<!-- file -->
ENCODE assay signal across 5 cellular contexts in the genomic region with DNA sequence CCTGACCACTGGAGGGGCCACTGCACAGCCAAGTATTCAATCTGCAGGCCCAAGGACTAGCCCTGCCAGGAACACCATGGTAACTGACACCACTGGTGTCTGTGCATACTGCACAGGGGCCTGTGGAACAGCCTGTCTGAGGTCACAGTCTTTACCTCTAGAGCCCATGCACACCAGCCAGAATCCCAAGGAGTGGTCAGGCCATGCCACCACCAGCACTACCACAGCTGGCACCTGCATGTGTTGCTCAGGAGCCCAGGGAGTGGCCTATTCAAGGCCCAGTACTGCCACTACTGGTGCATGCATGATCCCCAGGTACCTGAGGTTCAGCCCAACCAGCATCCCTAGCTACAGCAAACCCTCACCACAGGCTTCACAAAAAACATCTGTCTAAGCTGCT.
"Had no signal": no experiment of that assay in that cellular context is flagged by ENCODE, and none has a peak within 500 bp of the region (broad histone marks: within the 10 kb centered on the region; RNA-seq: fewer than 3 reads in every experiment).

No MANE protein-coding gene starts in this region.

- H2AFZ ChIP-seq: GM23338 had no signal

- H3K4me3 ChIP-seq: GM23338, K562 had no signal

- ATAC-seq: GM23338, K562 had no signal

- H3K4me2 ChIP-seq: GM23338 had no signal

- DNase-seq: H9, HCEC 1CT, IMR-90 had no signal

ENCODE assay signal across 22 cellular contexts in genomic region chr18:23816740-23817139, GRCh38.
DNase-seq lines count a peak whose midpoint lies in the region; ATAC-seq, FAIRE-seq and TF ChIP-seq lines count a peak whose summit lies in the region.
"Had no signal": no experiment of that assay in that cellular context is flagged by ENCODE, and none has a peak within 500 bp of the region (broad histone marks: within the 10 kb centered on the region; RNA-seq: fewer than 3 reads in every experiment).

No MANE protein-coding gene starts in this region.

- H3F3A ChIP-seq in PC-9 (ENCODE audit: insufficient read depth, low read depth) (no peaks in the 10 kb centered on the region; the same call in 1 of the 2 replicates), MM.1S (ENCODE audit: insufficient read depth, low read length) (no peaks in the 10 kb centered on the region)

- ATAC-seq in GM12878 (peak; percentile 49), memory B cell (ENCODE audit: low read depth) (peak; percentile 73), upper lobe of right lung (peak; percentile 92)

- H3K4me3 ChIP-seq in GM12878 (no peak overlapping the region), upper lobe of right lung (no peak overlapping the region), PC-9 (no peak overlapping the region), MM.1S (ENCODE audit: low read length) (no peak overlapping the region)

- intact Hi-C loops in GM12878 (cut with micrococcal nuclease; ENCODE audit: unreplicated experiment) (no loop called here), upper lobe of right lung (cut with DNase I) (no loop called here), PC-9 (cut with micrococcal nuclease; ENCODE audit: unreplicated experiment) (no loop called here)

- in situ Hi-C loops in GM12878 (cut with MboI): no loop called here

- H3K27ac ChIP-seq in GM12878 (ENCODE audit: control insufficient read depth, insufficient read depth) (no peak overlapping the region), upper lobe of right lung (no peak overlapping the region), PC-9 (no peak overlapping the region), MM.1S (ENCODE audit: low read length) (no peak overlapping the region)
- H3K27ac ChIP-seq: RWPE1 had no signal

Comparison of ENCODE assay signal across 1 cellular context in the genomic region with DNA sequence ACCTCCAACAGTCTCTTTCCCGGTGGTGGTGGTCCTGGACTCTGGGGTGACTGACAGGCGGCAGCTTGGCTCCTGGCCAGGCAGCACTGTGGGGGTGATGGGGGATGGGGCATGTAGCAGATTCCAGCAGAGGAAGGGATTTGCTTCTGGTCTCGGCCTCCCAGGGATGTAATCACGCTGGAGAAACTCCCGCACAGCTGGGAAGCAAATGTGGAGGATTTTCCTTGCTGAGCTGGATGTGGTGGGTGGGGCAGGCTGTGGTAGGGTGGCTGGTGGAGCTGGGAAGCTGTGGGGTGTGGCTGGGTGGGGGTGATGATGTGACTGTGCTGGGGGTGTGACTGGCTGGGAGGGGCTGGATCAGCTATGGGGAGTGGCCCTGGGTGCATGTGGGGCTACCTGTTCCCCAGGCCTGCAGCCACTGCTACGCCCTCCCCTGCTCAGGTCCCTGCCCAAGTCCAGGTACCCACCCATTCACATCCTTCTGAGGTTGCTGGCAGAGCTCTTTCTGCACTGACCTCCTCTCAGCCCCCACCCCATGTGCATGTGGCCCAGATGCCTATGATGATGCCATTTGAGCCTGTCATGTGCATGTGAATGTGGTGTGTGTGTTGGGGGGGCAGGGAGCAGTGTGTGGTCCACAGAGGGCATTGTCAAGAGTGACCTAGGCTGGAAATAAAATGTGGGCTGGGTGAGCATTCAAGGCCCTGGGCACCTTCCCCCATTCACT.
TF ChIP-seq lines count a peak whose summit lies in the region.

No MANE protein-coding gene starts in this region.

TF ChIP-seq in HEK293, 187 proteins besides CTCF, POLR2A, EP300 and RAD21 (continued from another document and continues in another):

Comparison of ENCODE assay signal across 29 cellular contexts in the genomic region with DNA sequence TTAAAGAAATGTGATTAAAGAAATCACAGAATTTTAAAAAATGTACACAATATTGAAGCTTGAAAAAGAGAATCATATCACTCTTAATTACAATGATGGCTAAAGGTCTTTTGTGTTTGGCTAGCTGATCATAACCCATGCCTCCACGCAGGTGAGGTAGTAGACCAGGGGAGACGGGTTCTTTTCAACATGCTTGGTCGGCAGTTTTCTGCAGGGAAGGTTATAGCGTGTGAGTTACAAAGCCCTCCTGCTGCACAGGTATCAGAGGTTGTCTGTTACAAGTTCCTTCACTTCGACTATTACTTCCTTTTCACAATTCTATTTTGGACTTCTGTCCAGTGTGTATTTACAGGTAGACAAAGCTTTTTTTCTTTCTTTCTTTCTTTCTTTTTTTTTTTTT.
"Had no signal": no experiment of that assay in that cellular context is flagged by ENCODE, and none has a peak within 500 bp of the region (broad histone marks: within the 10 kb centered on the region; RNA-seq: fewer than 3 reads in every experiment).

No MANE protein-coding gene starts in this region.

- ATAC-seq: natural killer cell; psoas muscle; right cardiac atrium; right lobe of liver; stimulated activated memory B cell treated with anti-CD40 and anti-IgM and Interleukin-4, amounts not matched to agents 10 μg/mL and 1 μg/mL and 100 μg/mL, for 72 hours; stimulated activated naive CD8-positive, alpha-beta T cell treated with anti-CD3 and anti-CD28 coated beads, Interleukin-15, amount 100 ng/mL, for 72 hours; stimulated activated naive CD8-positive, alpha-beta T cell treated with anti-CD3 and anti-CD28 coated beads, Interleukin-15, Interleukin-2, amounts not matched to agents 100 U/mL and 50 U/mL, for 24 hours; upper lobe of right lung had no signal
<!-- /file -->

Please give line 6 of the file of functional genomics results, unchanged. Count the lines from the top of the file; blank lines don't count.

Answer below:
- ATAC-seq: GM23338, K562 had no signal